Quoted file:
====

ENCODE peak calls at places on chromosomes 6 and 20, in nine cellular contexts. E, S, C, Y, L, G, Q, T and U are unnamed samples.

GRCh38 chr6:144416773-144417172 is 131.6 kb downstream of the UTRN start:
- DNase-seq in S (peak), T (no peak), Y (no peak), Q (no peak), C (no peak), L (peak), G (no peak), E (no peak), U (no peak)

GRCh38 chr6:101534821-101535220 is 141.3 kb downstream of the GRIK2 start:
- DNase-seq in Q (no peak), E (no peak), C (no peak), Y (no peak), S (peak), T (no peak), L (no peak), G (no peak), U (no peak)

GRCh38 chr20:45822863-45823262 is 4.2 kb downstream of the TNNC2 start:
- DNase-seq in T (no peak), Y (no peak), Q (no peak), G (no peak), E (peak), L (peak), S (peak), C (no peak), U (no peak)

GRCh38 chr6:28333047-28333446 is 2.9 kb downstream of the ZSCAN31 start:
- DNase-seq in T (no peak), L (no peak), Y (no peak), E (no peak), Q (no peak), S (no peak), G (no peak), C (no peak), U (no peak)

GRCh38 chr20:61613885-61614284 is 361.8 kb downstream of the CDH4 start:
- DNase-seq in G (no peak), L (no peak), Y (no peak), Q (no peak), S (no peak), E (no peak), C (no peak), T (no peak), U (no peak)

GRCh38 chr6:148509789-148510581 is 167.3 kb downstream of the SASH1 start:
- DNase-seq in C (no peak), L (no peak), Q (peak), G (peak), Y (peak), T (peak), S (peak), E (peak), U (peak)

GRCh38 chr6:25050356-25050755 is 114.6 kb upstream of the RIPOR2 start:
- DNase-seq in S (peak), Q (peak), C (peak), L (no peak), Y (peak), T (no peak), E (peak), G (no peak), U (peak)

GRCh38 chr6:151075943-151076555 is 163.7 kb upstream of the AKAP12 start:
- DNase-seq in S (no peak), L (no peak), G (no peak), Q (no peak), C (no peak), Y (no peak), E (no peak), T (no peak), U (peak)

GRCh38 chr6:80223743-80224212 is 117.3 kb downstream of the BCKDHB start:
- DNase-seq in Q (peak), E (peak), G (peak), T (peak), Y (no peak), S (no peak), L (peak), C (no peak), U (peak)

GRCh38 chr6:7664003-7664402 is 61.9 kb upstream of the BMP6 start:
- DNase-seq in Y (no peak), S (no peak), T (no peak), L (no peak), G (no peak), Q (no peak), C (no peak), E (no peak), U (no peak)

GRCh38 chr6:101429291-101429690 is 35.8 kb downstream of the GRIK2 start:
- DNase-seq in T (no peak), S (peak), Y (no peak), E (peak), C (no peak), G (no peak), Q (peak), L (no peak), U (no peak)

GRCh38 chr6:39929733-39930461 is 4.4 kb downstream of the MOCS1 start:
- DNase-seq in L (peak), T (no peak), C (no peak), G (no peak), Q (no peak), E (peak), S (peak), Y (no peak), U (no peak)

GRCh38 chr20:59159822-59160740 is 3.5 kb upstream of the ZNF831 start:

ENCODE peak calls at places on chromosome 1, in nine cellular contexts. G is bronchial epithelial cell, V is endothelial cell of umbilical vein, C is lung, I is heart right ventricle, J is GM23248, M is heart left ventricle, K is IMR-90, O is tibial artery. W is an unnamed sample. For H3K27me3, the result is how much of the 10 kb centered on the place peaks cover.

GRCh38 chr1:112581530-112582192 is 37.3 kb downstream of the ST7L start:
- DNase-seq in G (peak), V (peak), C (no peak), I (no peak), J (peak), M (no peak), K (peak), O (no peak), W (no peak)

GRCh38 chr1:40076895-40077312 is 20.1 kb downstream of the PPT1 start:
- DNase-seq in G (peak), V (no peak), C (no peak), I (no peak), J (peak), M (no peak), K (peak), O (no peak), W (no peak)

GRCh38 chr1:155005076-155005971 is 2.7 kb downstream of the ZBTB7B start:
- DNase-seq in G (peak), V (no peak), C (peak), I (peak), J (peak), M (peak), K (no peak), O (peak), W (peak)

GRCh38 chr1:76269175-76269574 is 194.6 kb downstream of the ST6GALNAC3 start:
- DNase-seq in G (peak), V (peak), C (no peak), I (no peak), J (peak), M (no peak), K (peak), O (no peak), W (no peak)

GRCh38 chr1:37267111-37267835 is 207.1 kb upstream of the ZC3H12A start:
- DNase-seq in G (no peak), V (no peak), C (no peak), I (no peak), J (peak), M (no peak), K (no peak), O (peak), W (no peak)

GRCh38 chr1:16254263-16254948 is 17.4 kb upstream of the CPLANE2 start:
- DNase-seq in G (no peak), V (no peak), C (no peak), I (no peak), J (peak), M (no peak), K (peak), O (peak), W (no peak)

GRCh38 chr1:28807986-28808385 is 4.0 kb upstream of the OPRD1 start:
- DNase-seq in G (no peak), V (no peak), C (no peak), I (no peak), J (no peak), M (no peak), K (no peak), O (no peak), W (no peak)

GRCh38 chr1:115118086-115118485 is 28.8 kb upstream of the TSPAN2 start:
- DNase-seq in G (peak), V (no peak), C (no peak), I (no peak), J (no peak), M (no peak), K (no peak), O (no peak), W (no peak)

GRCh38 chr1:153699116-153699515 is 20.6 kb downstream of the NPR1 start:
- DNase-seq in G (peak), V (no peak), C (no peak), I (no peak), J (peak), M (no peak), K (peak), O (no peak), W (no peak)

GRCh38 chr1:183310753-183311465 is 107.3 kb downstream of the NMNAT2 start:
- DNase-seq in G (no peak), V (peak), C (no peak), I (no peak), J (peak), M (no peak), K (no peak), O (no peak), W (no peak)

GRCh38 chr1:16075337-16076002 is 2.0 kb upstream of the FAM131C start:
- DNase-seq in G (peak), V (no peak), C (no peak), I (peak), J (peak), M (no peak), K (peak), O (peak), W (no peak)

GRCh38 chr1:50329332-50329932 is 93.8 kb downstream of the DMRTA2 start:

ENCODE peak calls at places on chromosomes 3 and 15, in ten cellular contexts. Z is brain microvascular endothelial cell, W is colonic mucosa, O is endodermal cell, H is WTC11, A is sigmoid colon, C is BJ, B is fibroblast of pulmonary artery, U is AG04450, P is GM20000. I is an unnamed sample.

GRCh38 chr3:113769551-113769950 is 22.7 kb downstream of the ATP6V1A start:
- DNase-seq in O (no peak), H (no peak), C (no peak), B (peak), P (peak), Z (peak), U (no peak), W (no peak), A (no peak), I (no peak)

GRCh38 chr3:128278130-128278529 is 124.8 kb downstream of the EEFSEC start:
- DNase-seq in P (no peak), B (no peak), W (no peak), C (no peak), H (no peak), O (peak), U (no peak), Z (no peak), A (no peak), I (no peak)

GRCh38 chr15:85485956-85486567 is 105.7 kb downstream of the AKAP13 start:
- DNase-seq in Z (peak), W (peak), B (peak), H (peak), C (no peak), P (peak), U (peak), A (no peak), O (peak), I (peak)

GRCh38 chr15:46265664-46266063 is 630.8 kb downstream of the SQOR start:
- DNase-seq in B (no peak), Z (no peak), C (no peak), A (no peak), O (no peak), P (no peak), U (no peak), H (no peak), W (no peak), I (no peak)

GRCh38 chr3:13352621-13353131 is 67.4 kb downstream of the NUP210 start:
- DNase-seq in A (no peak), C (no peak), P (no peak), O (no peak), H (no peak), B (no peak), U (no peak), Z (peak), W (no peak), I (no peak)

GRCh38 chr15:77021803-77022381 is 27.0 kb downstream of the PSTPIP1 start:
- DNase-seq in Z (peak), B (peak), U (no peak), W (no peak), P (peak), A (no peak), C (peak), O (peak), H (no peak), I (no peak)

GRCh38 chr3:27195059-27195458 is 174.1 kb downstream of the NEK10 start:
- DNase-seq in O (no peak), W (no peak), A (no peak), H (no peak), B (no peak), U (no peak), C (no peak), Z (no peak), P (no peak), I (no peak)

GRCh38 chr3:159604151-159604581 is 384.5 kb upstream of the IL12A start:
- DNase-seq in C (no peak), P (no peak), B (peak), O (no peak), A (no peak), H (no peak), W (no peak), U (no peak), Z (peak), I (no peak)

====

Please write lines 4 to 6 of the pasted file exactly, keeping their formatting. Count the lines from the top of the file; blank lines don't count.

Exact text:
GRCh38 chr6:101534821-101535220 is 141.3 kb downstream of the GRIK2 start:
- DNase-seq in Q (no peak), E (no peak), C (no peak), Y (no peak), S (peak), T (no peak), L (no peak), G (no peak), U (no peak)

GRCh38 chr20:45822863-45823262 is 4.2 kb downstream of the TNNC2 start: